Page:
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Objectives After reading and studying this chapter, you should be able to: Understand the role of tourism distribution organizations Describe the role.

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Presentation on theme: "Objectives After reading and studying this chapter, you should be able to: Understand the role of tourism distribution organizations Describe the role."— Presentation transcript:


2 Objectives After reading and studying this chapter, you should be able to: Understand the role of tourism distribution organizations Describe the role of the Internet as a part of the distribution system Describe the purpose of the American Society of Travel Agents (ASTA) and list its member services as well as requirements

3 Objectives (cont’d.) Explain the functions of the Airlines Reporting Corporation (ARC) Discuss airfares and give examples of their complexities Name the most common computerized reservation systems Describe the main types of tours, major tour operators, and wholesalers Identify important current trends

4 Introduction Channels of distribution
Companies cannot always reach consumers as cost effectively as an intermediary Distribution is a critical source of competitive advantage in the marketing mix Consolidation and vertical integration have become more pronounced

5 Introduction (cont’d.)
Purpose of the channels of distribution: Bring clients and providers together so that they can communicate Direct channels: a product or service is sold directly to the client Indirect channels: the client goes through an intermediary to purchase the product or service

6 Figure 13–1 • The Travel Distribution System

7 Retail Travel Agents Important part of travel distribution system
Those who are up to date are aware of current trends and offer the best service Act as a consultant and sales intermediary Responsible to the client Have a special relationship with carriers and suppliers

8 Retail Travel Agents (cont’d.)
Commissions From airlines has been greatly reduced or canceled completely Hotels are also cutting commissions Rail, bus, car rentals, cruises, and package tours remain about the same (10-15%) Most rely on commissions plus service fees ($10–$20 per ticket) charged to the client

9 Retail Travel Agents (cont’d.)
Salary Depends on experience, sales ability, and agency size and location Median annual earnings is $29,210 Top 10% earn more than $46,270 Expected to experience little to no future growth Those with a specialization will have the best chances for success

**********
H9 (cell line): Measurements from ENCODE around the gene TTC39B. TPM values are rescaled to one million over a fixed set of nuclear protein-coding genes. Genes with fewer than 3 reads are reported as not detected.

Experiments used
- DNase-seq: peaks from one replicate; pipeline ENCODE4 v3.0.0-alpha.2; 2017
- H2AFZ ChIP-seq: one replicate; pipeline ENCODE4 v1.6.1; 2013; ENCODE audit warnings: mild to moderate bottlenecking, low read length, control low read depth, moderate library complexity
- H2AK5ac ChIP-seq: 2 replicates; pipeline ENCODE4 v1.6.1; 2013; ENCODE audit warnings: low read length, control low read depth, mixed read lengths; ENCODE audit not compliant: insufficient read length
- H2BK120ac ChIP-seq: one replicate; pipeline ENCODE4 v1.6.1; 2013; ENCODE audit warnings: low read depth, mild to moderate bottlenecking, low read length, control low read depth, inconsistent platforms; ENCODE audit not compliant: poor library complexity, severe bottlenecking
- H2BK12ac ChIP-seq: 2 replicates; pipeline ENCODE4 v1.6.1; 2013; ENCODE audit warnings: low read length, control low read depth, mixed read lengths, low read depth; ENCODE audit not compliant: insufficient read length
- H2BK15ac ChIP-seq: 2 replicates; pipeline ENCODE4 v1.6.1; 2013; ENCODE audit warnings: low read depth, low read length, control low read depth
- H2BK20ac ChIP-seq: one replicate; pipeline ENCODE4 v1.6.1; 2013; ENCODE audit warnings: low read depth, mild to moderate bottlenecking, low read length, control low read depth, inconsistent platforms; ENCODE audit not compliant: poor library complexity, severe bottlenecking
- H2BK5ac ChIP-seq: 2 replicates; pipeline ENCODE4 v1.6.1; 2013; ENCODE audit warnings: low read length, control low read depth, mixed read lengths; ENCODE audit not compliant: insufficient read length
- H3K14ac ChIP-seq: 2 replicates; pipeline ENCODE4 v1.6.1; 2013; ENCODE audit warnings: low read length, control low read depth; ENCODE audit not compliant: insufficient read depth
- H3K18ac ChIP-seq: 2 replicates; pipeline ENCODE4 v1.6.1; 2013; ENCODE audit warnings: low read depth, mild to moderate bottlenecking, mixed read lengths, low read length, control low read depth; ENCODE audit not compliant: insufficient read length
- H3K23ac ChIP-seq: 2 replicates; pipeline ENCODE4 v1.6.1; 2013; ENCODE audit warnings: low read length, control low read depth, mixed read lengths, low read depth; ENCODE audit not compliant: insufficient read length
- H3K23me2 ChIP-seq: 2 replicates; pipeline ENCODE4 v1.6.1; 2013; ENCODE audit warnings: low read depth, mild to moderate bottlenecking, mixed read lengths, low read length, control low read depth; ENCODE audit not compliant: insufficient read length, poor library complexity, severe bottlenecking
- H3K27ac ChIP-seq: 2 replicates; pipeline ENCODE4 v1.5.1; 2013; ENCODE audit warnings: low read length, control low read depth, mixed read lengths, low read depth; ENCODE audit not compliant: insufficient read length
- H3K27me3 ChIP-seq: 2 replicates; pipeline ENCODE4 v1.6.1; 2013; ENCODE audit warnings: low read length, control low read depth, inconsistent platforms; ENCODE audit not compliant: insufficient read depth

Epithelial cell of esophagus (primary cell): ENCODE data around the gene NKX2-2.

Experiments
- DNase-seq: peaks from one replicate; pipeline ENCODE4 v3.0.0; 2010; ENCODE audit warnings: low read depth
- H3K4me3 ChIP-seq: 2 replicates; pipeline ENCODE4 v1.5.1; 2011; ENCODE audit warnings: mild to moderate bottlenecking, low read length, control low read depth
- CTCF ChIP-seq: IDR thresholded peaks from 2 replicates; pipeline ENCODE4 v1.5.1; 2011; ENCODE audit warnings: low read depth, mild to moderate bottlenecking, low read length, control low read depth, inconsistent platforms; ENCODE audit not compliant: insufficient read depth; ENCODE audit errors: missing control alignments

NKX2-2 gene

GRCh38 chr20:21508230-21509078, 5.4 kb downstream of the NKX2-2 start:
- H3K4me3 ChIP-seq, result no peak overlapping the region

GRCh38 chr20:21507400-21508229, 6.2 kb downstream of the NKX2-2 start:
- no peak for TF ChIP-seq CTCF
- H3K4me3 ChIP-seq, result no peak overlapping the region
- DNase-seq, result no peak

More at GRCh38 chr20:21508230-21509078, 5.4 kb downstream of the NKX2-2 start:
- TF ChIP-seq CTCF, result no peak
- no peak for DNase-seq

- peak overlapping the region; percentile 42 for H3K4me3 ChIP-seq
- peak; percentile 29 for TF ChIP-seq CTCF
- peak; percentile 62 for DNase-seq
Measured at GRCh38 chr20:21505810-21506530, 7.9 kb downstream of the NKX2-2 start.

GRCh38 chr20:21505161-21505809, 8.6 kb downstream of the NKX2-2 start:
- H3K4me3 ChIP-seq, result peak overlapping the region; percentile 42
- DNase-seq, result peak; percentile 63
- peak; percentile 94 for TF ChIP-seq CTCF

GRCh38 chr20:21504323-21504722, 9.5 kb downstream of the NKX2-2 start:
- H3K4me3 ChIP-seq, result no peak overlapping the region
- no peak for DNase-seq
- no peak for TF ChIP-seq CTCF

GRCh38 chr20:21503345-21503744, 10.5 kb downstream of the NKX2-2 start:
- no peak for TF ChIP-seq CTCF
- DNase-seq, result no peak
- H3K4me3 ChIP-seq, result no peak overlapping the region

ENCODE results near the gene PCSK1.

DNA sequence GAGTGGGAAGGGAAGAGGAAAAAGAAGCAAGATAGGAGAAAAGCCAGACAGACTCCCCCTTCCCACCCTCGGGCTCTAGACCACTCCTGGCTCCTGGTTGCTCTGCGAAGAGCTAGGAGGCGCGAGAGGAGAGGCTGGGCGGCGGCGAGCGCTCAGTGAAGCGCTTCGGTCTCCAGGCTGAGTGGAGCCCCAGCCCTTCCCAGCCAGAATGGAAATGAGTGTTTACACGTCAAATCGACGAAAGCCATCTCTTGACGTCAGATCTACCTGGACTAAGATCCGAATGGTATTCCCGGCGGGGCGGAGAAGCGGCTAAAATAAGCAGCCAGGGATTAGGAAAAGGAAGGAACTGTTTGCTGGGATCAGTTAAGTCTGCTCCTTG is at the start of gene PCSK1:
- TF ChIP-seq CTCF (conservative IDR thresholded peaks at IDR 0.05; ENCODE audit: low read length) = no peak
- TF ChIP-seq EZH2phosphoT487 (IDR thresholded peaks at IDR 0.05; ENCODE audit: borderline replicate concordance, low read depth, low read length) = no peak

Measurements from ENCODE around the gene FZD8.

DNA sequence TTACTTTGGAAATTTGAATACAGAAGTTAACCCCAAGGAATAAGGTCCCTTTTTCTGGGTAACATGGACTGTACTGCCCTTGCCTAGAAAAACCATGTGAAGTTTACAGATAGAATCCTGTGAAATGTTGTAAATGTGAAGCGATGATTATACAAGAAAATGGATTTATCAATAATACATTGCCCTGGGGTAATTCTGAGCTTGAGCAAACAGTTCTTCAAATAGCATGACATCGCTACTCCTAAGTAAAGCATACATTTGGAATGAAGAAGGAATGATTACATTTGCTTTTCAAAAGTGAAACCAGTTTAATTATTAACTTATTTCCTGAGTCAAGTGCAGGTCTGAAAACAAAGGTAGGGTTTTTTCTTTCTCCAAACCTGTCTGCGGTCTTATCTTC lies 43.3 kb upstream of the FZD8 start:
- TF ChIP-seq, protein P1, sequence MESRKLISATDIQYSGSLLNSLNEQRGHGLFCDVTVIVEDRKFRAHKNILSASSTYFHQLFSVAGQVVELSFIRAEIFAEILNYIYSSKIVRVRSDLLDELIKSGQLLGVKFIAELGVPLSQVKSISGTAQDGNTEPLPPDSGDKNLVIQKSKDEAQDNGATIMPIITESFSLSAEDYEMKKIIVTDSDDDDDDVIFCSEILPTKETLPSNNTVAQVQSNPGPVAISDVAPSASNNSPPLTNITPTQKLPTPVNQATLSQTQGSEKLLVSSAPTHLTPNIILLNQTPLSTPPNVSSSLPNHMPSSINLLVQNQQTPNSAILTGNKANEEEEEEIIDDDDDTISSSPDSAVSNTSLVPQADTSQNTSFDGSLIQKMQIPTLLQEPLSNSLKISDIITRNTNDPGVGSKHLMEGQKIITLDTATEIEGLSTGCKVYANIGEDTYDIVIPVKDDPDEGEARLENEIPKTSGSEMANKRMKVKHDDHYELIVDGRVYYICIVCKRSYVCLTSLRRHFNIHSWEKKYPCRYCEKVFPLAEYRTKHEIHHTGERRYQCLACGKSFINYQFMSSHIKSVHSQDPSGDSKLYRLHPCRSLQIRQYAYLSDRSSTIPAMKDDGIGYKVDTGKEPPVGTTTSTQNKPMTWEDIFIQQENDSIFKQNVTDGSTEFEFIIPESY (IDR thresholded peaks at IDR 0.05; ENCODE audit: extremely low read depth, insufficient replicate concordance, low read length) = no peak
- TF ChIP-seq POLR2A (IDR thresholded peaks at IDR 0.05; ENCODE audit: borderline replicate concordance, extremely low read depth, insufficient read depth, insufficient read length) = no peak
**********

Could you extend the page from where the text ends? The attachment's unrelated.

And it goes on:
10 Retail Travel Agents (cont’d.)
Travel agent’s job: Prepare itineraries Arrange accommodations Handling details (e.g., insurance, currency exchange, etc.) Provide information (e.g., schedules of connections, hotel quality, etc.) Arrange reservations for special interest activities

11 ASTA American Society of Travel Agents
Founded in 1931 World’s largest association of travel agents More than 24,000 members Travel agents future does not look good Online booking Cut commissions

12 Consolidators Work to make airfares more attractive
Sell to travel agencies and/or directly to the public Blocks of discounted seats are sold to consolidators, which are then sold to the public

13 Tours Types of tours: Special interest Escorted Foreign independent
Domestic independent Group inclusive tours

14 Tour Wholesalers Package tours for a country or an area
Sell them to retail travel agents May have offices in other countries or sell directly to the public May represent an area if market does not justify a complete office Best-known are Thomas Cook and American Express

15 Tour Wholesalers (cont’d.)
Negotiate with airlines, shipping lines, hotels, restaurants, and other services Use them to assemble packages Tours are then sold to travel agents, who, in turn, sell them to tourists Benefit to tourists: Much lower prices Transportation is planned out

16 Tour Operators Can be local, national, or international
Bring together all the elements of a trip Sold in one package Types of tours: Escorted Hosted Independent Package

17 Tour Operators (cont’d.)